The time has come to operate airports and the air-traffic control system more like private-sector businesses, according to analysts at two think tanks that favor less government involvement in the economy.
Although the proposals from the Heritage Foundation and the Reason Foundation have many critics, there's little disagreement over the problem they seek to solve: Air traffic spawned by deregulation of airlines is growing faster than the nation's airports and air-control system.
The foundations contend that the only way for the system to keep pace with the growth efficiently and safely is to let the profit motive take over where government management isn't working.
Studies by the think tanks were released as Congress considered whether to clamp more regulation on airline service or airfares because of the growing concentration of power in a few very large airlines.
William Laffer, a Heritage Foundation economist, says the air system's problems are the result of "unfinished deregulation." Air traffic congestion is not the result of too many new passengers trying to crowd onto too many jets trying to use just a few hub airports, according to Laffer.
"The real problem lies with the failure to deregulate the other components of America's air transportation network -- the airports and the air-traffic control system," he said. "These components were left in the hands of federal, state and local governments and are subject to sharp regulatory restrictions.
"As a result, the basic infrastructure available to handle the increased number of flights remains at pre-deregulation levels."
The best way to reduce congestion, Laffer's study said, is to scrap the traditional method of charging fees on takeoffs and landings at airports, replacing it with a system that charges more land at busy times and less for off-peak hours.
The traditional method -- basing fees simply on the weight of aircraft -- does nothing to encourage the use of airports at off-peak hours, Laffer said.
"If airports were free to charge premium prices . . . during 'rush hours,' or on particularly busy days, then some travelers would choose to fly at other, less-congested times, when landing fees, reflected in the prices of airline tickets, were lower," the economist contended. Likewise, smaller private planes might choose to avoid big airports at busy -- and more expensive -- times.
Laffer also suggested a system of auctioning "landing slots" -- the right to land or take off in a particular time period -- at all busy airports.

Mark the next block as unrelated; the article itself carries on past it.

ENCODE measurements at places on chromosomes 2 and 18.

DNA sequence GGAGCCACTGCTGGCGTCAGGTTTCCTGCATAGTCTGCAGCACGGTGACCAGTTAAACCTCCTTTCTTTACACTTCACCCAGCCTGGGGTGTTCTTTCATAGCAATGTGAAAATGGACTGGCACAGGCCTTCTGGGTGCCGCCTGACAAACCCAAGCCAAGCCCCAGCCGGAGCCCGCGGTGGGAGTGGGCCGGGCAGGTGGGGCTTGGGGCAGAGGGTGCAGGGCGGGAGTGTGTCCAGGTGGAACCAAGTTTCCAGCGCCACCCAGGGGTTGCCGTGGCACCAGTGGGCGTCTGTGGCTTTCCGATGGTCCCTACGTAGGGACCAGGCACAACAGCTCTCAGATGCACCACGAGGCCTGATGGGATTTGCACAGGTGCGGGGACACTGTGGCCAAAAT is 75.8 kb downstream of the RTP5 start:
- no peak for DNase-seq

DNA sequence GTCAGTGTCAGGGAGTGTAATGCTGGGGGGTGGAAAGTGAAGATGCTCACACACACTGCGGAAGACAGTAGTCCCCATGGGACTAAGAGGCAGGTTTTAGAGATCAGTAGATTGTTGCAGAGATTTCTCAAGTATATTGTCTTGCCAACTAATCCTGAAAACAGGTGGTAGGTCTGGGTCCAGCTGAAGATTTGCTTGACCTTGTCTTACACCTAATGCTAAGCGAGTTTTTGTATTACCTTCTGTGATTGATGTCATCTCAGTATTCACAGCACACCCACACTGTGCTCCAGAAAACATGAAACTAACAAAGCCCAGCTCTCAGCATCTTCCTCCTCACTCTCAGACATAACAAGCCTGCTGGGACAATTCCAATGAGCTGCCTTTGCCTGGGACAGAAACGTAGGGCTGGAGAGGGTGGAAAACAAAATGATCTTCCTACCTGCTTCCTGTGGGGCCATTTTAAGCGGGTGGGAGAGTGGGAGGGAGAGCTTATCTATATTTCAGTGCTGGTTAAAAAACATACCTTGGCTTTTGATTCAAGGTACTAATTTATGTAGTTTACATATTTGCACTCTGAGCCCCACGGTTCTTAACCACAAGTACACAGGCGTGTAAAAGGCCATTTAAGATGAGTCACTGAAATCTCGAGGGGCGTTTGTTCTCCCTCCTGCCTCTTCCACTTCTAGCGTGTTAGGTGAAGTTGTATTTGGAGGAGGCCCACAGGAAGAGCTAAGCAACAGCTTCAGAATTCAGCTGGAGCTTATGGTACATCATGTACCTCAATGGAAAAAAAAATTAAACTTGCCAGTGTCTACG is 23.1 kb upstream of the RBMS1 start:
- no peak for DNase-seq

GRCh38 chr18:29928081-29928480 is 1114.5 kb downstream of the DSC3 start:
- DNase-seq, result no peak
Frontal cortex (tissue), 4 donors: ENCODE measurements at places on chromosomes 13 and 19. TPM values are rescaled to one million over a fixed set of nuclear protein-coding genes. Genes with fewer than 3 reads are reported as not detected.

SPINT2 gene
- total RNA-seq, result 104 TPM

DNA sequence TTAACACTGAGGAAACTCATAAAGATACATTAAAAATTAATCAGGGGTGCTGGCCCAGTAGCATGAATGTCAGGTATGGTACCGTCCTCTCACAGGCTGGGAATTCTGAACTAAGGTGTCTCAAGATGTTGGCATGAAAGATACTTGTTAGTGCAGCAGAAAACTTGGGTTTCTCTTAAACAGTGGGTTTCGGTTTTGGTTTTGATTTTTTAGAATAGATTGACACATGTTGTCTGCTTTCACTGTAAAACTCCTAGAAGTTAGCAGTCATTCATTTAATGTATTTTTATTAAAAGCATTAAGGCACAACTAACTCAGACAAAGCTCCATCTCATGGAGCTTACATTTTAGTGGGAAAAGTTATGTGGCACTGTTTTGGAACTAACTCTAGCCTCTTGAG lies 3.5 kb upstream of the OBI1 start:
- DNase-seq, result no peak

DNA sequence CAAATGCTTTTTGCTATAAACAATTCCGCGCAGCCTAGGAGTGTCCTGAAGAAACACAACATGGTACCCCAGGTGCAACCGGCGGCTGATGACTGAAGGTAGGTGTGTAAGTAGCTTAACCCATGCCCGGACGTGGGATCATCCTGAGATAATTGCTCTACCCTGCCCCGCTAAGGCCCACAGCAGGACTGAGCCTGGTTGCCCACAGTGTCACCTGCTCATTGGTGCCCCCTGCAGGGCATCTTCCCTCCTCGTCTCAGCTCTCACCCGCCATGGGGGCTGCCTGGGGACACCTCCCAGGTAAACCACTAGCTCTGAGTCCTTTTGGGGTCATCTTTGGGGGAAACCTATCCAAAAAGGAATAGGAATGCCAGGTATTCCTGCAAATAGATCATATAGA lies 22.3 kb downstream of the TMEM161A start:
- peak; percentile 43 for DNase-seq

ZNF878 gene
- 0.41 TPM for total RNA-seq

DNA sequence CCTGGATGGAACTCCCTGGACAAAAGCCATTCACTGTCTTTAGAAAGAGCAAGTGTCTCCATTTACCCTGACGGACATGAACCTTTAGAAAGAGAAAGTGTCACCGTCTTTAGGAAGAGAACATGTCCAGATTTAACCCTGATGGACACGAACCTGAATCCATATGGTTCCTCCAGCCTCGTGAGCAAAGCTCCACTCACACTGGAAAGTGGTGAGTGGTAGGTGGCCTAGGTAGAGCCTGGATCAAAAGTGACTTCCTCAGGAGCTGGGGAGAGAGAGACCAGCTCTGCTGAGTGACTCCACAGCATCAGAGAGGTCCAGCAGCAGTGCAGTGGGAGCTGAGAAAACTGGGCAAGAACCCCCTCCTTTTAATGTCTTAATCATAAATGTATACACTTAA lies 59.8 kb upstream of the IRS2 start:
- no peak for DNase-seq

A landing-slot system, run by the Federal Aviation Administration, is in use only at four of the nation's busiest airports: Kennedy and La Guardia in New York, Washington National and Chicago's O'Hare.
In addition, the Heritage Foundation study called for letting private companies own and run major airports, all of which now are operated by state or local governments. The best example of successful private ownership of airports is in Britain, where the government sold seven large airports to the British Airports Authority, a private company.
Privatization not only would allow pricing freedom for managers of individual airports, but it also would make airports run more efficiently, at lower cost, and provide passengers and airport tenants with better service, the study contended.
Laffer said construction projects were a prime example of how money and time could be saved if airports were in private hands. A $100 million project completed in three years instead of four would save $12 million in interest costs, he said.
"Private firms often take only half the time the public sector takes to plan and construct facilities," he said.
The Reason Foundation studied whether a revamping of the air-traffic control system could reduce accidents and delays.
Robert Poole, president of the foundation and author of the study, said three recent fatal accidents -- the January 1990 crash of an Avianca 707 over Long Island, the collisions of two Northwest Airlines jets at Detroit, and the collision of a USAir jet and a commuter plane at Los Angeles -- might have been averted if the air-traffic system had been operating separately from the government.
"All three accidents were the result of a combination of errors, which included overworked and underpaid controllers, obsolete and malfunctioning equipment, and understaffed towers," Poole said.
He called for four steps to "gradually wean the [air-traffic control system] from the bureaucratic mess of government":
* Increase the pace of hiring private firms to manage small FAA control towers, a program already under way.
* Expand the private contracting to medium-size control towers to free more controllers to move to the busiest airports.
* Permit large airports to manage their towers. Big airports can better afford to upgrade radars and computers and pay wages sufficient to attract and keep experienced controllers, two major problems for the FAA as a whole.
* Turn over the "en-route system," which controls the airspace between airports, to a private corporation, as Switzerland and New Zealand have done. Private owners would charge user fees that would raise money needed to modernize the system.